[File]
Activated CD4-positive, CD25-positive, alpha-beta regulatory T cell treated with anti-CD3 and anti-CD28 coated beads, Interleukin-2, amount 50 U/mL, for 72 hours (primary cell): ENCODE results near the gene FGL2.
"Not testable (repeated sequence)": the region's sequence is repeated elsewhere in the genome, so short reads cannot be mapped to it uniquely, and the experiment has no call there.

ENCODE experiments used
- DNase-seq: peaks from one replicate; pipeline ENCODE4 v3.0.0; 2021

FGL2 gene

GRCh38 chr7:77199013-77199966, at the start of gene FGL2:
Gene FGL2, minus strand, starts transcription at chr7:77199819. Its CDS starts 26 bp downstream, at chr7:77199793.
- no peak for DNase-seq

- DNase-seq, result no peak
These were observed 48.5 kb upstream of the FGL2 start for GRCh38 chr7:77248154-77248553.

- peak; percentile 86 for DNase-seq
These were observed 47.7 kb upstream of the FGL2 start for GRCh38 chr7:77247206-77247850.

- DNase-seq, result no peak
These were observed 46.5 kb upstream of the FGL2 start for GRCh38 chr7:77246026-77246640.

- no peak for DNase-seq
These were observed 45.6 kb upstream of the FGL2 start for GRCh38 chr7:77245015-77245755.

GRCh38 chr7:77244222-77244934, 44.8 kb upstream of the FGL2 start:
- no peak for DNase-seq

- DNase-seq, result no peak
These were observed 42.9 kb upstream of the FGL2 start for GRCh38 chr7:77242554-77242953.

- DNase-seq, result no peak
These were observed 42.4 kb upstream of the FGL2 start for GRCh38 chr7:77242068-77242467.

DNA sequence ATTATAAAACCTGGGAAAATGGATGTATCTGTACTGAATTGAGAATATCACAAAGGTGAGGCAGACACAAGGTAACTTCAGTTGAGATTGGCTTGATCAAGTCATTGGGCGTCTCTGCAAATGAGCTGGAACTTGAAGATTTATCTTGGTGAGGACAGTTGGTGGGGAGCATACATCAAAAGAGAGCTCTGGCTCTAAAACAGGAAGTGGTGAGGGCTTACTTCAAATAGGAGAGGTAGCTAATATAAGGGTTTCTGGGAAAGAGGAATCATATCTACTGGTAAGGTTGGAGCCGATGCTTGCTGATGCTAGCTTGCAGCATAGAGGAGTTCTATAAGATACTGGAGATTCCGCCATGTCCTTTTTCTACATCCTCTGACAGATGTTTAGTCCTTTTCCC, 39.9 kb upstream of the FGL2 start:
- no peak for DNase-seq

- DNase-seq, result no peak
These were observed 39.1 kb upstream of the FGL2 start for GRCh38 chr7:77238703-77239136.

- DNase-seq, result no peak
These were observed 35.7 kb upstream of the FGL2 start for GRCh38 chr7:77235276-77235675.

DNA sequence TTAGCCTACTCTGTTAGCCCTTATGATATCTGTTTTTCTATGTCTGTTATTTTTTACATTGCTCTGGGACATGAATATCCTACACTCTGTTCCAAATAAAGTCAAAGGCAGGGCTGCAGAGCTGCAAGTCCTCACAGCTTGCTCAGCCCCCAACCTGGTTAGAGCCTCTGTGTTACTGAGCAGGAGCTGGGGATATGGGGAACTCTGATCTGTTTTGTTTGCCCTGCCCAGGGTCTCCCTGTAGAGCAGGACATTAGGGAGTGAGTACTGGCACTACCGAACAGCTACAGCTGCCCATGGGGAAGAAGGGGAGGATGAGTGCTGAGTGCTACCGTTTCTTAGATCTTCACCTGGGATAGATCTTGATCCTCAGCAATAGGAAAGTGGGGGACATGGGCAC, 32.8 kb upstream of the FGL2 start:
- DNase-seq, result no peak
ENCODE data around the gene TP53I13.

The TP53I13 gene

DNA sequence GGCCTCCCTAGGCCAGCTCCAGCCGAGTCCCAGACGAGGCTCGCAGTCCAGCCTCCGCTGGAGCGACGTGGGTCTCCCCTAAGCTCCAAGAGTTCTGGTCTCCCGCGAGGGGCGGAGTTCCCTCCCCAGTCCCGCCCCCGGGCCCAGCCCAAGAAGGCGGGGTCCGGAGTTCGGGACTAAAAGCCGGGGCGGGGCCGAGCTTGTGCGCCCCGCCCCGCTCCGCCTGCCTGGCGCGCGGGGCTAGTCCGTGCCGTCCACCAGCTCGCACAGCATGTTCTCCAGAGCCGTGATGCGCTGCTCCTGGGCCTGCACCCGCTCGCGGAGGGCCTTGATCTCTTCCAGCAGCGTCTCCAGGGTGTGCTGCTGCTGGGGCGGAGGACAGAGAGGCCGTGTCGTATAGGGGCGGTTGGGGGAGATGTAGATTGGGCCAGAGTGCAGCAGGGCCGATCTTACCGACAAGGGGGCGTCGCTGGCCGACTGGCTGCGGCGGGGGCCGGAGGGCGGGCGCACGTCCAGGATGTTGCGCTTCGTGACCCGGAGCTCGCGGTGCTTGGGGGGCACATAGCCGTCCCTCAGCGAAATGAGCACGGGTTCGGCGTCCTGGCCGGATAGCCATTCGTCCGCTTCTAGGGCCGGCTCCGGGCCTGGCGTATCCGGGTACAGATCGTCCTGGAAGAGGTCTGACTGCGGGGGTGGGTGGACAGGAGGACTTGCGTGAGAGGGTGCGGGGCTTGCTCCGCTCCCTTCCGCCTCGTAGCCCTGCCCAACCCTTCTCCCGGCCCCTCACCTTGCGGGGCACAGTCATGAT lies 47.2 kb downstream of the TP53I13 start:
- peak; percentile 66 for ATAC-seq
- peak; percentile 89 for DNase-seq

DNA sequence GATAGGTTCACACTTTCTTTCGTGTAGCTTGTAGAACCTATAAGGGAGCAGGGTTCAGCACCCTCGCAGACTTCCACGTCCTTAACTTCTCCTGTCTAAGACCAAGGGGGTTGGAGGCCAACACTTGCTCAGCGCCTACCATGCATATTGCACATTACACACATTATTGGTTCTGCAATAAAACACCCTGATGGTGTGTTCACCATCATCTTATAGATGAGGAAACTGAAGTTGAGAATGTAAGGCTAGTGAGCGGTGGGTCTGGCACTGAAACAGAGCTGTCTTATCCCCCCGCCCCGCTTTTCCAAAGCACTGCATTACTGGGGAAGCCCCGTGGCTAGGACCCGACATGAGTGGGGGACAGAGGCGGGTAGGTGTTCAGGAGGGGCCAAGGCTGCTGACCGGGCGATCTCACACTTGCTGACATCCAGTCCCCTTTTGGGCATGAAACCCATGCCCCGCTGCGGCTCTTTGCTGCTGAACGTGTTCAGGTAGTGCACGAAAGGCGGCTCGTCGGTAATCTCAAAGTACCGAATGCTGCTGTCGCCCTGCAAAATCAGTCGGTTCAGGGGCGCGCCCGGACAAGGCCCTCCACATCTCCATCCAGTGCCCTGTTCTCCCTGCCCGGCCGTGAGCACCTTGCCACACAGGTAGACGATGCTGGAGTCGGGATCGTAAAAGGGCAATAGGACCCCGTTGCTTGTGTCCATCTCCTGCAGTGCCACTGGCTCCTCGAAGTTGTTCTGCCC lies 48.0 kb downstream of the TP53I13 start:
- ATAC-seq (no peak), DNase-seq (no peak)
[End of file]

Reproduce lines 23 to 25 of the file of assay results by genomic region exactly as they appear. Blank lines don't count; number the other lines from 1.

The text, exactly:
DNA sequence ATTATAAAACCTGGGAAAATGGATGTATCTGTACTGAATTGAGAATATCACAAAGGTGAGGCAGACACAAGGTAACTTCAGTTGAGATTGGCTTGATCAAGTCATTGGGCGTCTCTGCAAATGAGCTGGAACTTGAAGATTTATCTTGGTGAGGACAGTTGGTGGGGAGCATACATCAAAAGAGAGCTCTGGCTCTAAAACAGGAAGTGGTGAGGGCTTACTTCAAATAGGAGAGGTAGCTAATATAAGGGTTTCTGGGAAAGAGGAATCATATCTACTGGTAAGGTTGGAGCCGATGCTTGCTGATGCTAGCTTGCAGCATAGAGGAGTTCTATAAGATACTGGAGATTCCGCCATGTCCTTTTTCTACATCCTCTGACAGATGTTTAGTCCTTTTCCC, 39.9 kb upstream of the FGL2 start:
- no peak for DNase-seq

- DNase-seq, result no peak